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Ann Neurol. 2016 Jan;79(1):120-31. doi: 10.1002/ana.24547. Epub 2015 Dec 12.

Mutations in the mammalian target of rapamycin pathway regulators NPRL2 and NPRL3 cause focal epilepsy.

Author information

1
Epilepsy Research Program, School of Pharmacy and Medical Sciences, University of South Australia, Adelaide, South Australia, Australia.
2
Sansom Institute for Health Research, University of South Australia, Adelaide, South Australia, Australia.
3
Molecular Neurogenomics Research Laboratory, Centre for Cancer Biology, University of South Australia, Adelaide, South Australia, Australia.
4
Medical Genetics Unit, Polyclinic Sant'Orsola-Malpighi University Hospital, Bologna, Italy.
5
Department of Medical and Surgical Sciences, University of Bologna, Bologna, Italy.
6
Novocraft Technologies Sdn Bhd, Selangor, Malaysia.
7
IRCCS Istituto delle Scienze Neurologiche di Bologna, Bologna, Italy.
8
Department of Biomedical and Neuromotor Sciences, University of Bologna, Bologna, Italy.
9
School of Biological Sciences, University of Adelaide, Adelaide, South Australia, Australia.
10
Department of Biomedical, Metabolic and Neural Science, University of Modena and Reggio Emilia, AUSL Modena, Modena, Italy.
11
Epilepsy Research Centre, Department of Medicine, The University of Melbourne, Austin Health, Melbourne, Victoria, Australia.
12
Danish Epilepsy Center, Filadelfia/University of Copenhagen, Dianalund, Denmark.
13
IRCCS Institute of Neurological Sciences, Neurology Unit, Bellaria Hospital, Bologna, Italy.
14
Florey Institute of Neuroscience and Mental Health, Melbourne, Victoria, Australia.
15
Department of Paediatrics, The University of Melbourne, Royal Children's Hospital, Melbourne, Victoria, Australia.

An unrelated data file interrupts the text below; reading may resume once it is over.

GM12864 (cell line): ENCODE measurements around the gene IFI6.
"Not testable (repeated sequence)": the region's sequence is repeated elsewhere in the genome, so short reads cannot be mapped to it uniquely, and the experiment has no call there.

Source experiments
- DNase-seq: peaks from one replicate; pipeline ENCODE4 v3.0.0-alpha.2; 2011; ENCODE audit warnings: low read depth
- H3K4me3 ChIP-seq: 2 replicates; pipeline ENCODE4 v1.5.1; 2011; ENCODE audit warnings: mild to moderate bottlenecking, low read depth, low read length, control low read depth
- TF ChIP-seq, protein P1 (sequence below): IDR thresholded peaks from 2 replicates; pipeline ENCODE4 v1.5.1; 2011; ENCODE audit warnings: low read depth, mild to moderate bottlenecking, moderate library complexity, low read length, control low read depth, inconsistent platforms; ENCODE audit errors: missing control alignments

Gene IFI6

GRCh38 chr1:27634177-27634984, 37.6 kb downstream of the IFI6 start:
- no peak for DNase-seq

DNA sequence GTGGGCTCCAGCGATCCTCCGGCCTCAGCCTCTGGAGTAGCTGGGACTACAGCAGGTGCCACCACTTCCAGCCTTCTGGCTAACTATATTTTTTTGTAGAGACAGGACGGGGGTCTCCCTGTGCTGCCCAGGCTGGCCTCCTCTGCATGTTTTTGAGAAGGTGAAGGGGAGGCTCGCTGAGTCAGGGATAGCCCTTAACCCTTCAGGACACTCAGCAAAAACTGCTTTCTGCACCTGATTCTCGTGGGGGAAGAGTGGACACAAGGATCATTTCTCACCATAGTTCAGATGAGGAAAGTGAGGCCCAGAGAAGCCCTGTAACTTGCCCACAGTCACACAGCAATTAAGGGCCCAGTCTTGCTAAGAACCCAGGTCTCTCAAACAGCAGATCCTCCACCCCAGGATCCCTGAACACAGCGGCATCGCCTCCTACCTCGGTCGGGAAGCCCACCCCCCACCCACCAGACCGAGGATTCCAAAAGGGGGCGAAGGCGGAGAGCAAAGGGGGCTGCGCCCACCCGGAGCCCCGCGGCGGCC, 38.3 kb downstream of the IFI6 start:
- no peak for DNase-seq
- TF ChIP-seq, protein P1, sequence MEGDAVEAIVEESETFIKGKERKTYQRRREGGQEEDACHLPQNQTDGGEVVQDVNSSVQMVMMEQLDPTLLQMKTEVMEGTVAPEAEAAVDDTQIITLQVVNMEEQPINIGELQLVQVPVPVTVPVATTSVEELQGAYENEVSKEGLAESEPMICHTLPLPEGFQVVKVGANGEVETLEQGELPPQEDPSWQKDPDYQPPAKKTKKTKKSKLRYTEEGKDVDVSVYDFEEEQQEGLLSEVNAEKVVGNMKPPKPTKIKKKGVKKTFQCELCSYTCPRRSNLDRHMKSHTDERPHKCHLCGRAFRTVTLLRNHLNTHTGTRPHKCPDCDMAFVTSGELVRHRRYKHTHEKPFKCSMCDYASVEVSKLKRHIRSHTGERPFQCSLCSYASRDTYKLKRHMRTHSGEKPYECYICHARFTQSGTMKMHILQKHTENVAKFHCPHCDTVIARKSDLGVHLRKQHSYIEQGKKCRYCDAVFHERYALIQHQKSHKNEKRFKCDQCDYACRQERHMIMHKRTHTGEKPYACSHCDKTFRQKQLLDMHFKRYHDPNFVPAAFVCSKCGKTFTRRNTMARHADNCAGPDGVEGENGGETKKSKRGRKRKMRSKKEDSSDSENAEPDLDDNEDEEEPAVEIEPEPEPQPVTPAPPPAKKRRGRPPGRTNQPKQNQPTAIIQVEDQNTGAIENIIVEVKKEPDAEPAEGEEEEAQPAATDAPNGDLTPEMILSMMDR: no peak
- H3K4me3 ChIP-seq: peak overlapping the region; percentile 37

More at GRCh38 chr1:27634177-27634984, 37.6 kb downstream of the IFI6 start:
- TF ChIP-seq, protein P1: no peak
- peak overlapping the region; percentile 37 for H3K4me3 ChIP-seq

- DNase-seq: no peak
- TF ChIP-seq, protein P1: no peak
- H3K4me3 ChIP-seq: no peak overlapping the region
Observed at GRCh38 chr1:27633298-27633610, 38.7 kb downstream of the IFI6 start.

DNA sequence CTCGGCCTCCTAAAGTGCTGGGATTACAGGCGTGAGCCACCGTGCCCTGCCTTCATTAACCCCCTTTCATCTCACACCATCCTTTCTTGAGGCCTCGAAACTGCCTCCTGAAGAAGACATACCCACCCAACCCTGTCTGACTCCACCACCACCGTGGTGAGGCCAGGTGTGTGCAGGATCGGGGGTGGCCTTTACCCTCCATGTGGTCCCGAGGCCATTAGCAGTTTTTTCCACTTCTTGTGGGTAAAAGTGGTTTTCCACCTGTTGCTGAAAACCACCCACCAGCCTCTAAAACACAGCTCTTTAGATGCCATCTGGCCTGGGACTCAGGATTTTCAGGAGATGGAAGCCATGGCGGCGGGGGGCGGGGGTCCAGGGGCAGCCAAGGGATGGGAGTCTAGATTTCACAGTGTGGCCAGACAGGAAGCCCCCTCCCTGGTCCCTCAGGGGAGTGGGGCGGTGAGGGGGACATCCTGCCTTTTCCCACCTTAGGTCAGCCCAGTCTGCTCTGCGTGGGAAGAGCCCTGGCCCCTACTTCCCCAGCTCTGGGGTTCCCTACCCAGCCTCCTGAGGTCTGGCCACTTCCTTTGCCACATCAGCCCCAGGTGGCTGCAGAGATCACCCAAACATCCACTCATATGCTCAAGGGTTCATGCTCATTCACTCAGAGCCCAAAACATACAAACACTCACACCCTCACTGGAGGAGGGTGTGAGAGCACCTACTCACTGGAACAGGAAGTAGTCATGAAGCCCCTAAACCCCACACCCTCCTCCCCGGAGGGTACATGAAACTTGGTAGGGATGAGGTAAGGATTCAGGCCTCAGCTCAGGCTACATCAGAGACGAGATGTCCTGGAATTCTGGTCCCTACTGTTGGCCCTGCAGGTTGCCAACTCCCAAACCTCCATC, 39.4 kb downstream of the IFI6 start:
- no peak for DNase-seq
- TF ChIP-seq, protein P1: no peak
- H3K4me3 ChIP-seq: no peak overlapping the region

16
ACRF Cancer Genomics Facility, Centre for Cancer Biology, SA Pathology, Adelaide, South Australia, Australia.

Abstract

OBJECTIVE:

Focal epilepsies are the most common form observed and have not generally been considered to be genetic in origin. Recently, we identified mutations in DEPDC5 as a cause of familial focal epilepsy. In this study, we investigated whether mutations in the mammalian target of rapamycin (mTOR) regulators, NPRL2 and NPRL3, also contribute to cases of focal epilepsy.

METHODS:

We used targeted capture and next-generation sequencing to analyze 404 unrelated probands with focal epilepsy. We performed exome sequencing on two families with multiple members affected with focal epilepsy and linkage analysis on one of these.

RESULTS:

In our cohort of 404 unrelated focal epilepsy patients, we identified five mutations in NPRL2 and five in NPRL3. Exome sequencing analysis of two families with focal epilepsy identified NPRL2 and NPRL3 as the top candidate-causative genes. Some patients had focal epilepsy associated with brain malformations. We also identified 18 new mutations in DEPDC5.

INTERPRETATION:

We have identified NPRL2 and NPRL3 as two new focal epilepsy genes that also play a role in the mTOR-signaling pathway. Our findings show that mutations in GATOR1 complex genes are the most significant cause of familial focal epilepsy identified to date, including cases with brain malformations. It is possible that deregulation of cellular growth control plays a more important role in epilepsy than is currently recognized.

PMID:
26505888
DOI:
10.1002/ana.24547
[Indexed for MEDLINE]

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